In today’s world where Information Technology is an integral part of the vast majority of organisations, security is a major issue that must be addressed. Organisations cannot ignore the fact that their systems and data must be protected from a variety of threats and backed-up in case of breakdown or certain failures. President Bush’s recent budget proposal called for the United States’ I.T. security spending to increase to $4.2 billion in this fiscal year compared to $2.7 billion last year. Global spending within this area is expected to rise from $47.8 to $52.4 billion under the budget’s proposal. These figures clearly indicate how important the security of information systems is within modern society.
This point was highlighted by Andrew Pickup, small business manager for Microsoft, who said “over the last twelve months, we have seen two key trends in the small business I.T. market [one being] a significant increase in investment in I.T. security.” Hoffman (1977, p.2) defines data security as “the protection of data against accidental or intentional destruction, disclosure, or modification.” He then defines computer or system security as referring to “the technological safeguards and managerial procedures which can be applied to computer hardware, programs and data to assure that organisational assets and individual privacy are protected.” A definition for the generalised term of information systems security given by Peppard (1993, p.170) is “the protection of the confidentiality, integrity and availability of information processed by an information system, and of the system itself.”
An organisation must identify the main threats to both types of security in order to operate as efficiently and as safely as possible. An investigation by APSAIRD (an association of French Insurance Companies) in 1986 listed the estimated losses due to information system security breaches. There were a number of different categories of breaches – physical accidents and breakdowns for example. Fraud was identified as the top threat, in terms of money lost, with physical accident second and theft last. Please refer to Appendice 1 for the complete figures found during the investigation.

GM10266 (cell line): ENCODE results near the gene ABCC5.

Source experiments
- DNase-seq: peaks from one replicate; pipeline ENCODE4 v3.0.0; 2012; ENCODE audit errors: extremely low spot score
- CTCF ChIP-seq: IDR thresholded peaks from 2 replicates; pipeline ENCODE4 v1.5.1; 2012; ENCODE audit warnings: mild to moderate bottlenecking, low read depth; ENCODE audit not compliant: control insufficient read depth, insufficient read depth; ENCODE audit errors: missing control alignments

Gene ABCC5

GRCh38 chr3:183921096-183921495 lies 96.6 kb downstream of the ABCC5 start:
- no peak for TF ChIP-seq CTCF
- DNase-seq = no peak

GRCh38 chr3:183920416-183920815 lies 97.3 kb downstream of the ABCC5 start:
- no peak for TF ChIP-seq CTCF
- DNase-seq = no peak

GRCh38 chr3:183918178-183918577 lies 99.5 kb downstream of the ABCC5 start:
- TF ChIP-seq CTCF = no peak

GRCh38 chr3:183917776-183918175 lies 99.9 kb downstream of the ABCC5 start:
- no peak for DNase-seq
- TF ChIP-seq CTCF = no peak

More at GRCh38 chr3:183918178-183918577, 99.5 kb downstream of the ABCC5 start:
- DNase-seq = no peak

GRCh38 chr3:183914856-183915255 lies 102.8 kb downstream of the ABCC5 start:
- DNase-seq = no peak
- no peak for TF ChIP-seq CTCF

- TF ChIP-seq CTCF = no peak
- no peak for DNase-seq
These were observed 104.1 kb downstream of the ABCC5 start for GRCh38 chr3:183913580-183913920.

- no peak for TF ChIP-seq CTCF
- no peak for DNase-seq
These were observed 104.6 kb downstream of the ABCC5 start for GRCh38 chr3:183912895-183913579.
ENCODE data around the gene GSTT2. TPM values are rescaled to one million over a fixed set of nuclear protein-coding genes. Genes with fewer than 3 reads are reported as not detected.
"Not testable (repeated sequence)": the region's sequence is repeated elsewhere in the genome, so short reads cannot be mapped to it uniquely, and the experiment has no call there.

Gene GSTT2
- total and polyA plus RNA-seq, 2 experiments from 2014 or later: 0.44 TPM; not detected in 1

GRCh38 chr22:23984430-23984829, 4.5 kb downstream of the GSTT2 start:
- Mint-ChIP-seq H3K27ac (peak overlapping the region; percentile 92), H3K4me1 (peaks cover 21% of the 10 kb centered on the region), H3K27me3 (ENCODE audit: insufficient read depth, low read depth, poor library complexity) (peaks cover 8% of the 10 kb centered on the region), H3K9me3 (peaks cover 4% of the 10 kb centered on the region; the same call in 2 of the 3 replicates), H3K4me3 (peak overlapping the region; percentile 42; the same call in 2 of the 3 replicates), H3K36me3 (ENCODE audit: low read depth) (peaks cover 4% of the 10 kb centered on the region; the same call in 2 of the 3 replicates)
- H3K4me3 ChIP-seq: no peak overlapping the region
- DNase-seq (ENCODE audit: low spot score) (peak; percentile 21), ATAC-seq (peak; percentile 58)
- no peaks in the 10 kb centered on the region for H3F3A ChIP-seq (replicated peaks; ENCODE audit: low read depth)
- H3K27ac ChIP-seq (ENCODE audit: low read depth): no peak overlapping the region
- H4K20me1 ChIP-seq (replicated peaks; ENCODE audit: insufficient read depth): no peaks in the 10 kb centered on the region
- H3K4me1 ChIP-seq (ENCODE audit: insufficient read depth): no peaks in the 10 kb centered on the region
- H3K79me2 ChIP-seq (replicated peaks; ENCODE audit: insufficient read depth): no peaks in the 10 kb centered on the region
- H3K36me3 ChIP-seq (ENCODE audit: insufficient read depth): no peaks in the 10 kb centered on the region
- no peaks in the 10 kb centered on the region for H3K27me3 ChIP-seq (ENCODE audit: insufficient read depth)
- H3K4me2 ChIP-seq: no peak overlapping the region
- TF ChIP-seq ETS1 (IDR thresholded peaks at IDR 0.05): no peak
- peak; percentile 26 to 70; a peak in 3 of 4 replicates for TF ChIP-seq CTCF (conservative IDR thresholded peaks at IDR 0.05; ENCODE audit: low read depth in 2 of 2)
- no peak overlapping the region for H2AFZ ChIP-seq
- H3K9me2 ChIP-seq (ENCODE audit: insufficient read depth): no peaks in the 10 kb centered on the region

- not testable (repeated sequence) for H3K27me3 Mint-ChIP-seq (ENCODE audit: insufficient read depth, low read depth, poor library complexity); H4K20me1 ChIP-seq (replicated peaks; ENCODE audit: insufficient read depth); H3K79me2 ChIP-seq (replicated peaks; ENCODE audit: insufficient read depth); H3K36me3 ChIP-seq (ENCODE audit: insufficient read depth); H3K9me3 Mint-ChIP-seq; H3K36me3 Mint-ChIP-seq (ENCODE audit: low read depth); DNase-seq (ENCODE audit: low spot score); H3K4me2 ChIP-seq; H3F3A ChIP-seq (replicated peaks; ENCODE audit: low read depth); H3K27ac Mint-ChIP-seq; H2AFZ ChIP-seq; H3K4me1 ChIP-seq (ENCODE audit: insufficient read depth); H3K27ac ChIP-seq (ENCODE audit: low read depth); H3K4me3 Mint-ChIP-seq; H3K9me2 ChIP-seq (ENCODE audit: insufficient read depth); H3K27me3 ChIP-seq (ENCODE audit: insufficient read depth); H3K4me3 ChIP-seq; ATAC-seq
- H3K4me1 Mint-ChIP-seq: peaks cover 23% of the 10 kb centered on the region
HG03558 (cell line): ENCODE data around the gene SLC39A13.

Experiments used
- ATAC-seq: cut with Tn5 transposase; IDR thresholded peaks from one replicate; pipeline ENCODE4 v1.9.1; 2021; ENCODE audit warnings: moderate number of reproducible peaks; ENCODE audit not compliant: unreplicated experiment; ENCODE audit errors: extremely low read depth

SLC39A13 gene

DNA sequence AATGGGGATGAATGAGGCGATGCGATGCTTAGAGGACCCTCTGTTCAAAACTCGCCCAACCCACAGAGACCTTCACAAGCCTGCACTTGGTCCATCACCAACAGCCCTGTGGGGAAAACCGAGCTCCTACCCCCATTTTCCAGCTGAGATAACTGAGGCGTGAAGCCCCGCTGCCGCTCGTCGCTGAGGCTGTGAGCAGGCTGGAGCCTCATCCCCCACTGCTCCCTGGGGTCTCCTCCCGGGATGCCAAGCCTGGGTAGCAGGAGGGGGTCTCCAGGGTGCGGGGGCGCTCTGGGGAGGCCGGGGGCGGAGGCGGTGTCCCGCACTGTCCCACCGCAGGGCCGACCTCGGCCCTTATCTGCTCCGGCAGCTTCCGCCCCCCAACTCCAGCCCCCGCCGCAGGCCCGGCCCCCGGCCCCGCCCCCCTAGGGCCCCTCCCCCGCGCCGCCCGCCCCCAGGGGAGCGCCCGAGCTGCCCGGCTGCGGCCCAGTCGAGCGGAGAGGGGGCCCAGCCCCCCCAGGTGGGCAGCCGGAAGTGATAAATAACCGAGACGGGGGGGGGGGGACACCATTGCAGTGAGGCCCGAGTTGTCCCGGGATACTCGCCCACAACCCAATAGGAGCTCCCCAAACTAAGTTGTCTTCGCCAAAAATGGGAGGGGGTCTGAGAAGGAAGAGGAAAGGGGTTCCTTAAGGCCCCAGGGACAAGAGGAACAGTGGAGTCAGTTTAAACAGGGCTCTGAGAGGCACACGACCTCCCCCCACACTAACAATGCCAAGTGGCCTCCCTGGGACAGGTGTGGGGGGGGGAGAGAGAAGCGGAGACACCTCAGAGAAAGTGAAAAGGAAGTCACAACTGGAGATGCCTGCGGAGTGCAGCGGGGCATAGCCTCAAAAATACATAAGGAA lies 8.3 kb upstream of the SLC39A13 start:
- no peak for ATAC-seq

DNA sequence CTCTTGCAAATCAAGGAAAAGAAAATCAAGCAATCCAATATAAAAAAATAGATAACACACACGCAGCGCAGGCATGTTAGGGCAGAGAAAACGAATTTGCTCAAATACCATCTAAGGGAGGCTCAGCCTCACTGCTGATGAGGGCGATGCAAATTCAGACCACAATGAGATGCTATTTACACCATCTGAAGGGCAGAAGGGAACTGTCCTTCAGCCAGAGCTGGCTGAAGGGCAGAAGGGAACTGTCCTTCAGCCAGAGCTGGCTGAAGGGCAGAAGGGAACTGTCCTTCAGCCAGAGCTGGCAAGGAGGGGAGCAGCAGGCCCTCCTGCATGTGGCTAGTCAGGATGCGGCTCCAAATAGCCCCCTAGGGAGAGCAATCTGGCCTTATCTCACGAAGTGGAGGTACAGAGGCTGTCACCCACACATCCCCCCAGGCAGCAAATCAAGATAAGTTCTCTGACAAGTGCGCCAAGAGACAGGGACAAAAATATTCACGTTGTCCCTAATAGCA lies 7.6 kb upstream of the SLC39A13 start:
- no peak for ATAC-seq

A more recent study by the British Chamber of Commerce has discovered that 7% of companies have had their information systems hacked into in the last twelve months, while an enormous 93% had experienced virus attacks. Kanish (1997) defines a virus as “a computer program that is intentionally written to attach itself to other programs or disk boot sectors and replicate whenever those programs are executed or those infected disks are accessed.” It must be explained, however, that a properly coded, or well-written virus will not damage a system, as it will only attach itself to program files. The real damage that occurs from virus infections is caused by intentionally destructive code that normally executes when certain conditions are met – a set time or date for example.
A more modern definition by Clifton, Ince & Sutcliffe (2000, p.450) sees a virus as “a hidden piece of program intended to cause errors, corruption or destruction of data or programs at a subsequent date.” A recent and very prominent example of the damage a virus can cause is the ‘Melissa’ e-mail virus. This particular virus clogged up e-mail systems worldwide when it was released in 1999, eventually causing an estimated $80 million worth of damage to personal, business and government computer systems by jamming servers.
The e-mail that contained the virus promised passwords to numerous pornographic websites but simply infected the user’s computer when it was opened. Once accessed, the e-mail would then be sent to every person within that computer’s address book, causing a massive influx of mail to many servers. The designer, David Smith (now sentenced to 20 months in jail), deliberately made the virus undetectable to the majority of modern anti-virus software.
The figures from the British Chamber of Commerce and the example above reinforce the fact that organisations must take precautions and secure their systems against virus attacks. There are a wide variety of virus detecting packages available off-the-shelf, Norton or McAfee for example. The example of the Melissa virus only serves to demonstrate, however, that they are not foolproof by any means, and that competent programmers can evade them. Anti-virus software is likely to be more than adequate for a home PC, but for an organisation looking to protect its systems, other methods must be explored.